The world's third-richest man has eyes for only one UK business.
Warren Buffett is a legend of investing, and it's impossible to seriously argue with his success -- a $40 billion personal fortune, plus an investment company that has produced annual gains of close to 20% for well over 40 years, making its shareholders very happy.
So how did he do it? By buying great companies at reasonable prices.
What makes a company great?
There are a number of factors that Buffett looks for in a business before buying, such as a very strong brand identity (usually associated with a dominant market position), together with consistent or growing profit margins and high returns on capital -- all of which can give a company a huge 'economic moat' to protect it from competitors.
On top of that, Buffett looks to buy such companies at a significant discount to their real value -- companies that, for whatever reason, the market doesn't currently love, but whose true value will eventually be reflected in their share price.
As Benjamin Graham, Buffett's early mentor, famously wrote: "In the short term, the stock market behaves like a voting machine, but in the long term it acts like a weighing machine".
In the end, it's the weight that counts.
Buy what you understand
Buffett also prefers to buy businesses he understands -- companies such as retailers, banks and manufacturers. He's notorious for shunning the tech sector, with the notable exception of IBM (NYSE: IBM.US), whose clear business strategy he really likes and prompted a recent $10 billion investment!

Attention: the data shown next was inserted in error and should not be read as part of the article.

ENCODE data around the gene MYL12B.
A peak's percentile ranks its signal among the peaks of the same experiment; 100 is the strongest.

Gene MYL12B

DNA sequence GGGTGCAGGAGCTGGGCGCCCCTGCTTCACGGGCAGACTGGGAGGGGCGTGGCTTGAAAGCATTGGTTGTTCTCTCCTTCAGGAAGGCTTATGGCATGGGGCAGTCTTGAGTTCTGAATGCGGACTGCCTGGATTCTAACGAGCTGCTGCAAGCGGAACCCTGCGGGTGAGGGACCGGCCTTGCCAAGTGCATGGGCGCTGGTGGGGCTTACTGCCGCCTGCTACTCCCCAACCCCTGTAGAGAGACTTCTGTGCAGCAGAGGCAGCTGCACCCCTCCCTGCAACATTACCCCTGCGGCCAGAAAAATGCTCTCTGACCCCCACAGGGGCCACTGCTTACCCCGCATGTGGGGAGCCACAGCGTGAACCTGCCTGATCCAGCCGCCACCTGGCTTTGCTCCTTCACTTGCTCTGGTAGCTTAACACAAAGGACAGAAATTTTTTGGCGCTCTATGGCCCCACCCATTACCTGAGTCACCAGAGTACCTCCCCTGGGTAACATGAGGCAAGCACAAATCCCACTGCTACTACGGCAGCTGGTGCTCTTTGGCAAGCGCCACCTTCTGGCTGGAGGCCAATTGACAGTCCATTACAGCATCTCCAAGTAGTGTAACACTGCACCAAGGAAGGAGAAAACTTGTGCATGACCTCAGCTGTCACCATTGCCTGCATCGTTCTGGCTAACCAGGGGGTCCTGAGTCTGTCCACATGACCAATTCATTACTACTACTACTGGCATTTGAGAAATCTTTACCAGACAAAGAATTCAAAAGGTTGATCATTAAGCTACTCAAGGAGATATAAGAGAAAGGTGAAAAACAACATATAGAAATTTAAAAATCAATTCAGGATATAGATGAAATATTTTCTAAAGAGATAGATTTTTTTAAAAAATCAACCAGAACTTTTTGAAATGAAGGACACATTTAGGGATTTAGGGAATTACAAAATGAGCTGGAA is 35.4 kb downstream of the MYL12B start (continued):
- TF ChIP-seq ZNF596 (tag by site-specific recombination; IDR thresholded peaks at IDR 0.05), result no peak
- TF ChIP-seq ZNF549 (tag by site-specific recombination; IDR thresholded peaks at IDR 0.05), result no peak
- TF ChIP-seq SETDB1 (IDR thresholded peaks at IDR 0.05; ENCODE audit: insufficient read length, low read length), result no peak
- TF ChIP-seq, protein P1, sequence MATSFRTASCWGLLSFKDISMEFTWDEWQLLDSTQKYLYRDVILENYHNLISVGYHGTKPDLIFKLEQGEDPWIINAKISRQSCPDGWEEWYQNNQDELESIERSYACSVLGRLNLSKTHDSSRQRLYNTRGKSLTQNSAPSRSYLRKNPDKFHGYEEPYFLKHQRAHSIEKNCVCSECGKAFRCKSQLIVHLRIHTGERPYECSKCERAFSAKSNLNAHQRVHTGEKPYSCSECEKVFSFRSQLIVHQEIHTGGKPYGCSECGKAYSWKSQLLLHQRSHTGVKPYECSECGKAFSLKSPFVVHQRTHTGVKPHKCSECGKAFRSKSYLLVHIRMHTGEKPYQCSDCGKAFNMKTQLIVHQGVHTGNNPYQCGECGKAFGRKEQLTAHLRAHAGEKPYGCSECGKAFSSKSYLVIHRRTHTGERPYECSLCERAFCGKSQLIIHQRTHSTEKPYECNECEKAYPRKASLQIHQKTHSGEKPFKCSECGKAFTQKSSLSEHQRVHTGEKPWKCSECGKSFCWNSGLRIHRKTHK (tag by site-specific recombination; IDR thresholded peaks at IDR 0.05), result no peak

True, this meant Buffett missed out on potentially making lots of money in the dotcom boom of the late 90s. But it also meant he avoided losing lots of money when the bubble burst in March 2000.
And he really likes companies that pay a reliable dividend. Buffett may only be on a modest salary -- spectacularly modest as CEO salaries go -- of $100,000, but last year that was supplemented by about $60 million in dividends from his personal share portfolio.
Buffett's approach to investing has led to him buying into high-quality companies such as Coca-Cola (NYSE: KO.US), American Express (NYSE: AXP.US), Procter & Gamble (NYSE: PG.US) and Wal-Mart (NYSE: WMT.US). Better still, he bought them at what he believed to be bargain prices.
So why Tesco?
Warren Buffett rarely invests outside of the US, so when he chooses to buy into a UK company, it's definitely time to take notice.
As part of Buffett's holdings, Tesco (LSE: TSCO) -- of which the billionaire now owns just over 5% -- is keeping company with some very illustrious stocks. Is the UK supermarket up to that challenge?
Buffet obviously thinks so. Even allowing for the slight fall in yearly sales, Tesco still dominates the British supermarket sector. And the group's international diversification is providing support during the UK economic downturn -- now officially a double-dip recession.
Tesco's group profit is still increasing (up 1.3%), as are its earnings per share (up 7%), cash flow (increased 4%) and its dividend, which was raised to 14.76p per share -- supporting a healthy yield of 4.6% at 322p. In other words, Tesco firmly ticks lots of Buffett's boxes.
Exactly the right time to buy
Despite all of that positive news, the market has fallen out of love with Tesco, notably City super-investor Neil Woodford, who has sold all of his funds' holdings in the company. As result, Tesco's shares are now trading about 20% lower than they were this time year.
Which, if you believe Warren Buffett, may be exactly the right time to buy.
To learn more about Buffett's decision to buy Tesco, this free report -- "The One UK Share That Warren Buffett Loves" -- includes further analysis and reveals the price he paid.
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Both Jon and The Motley Fool own shares in Tesco.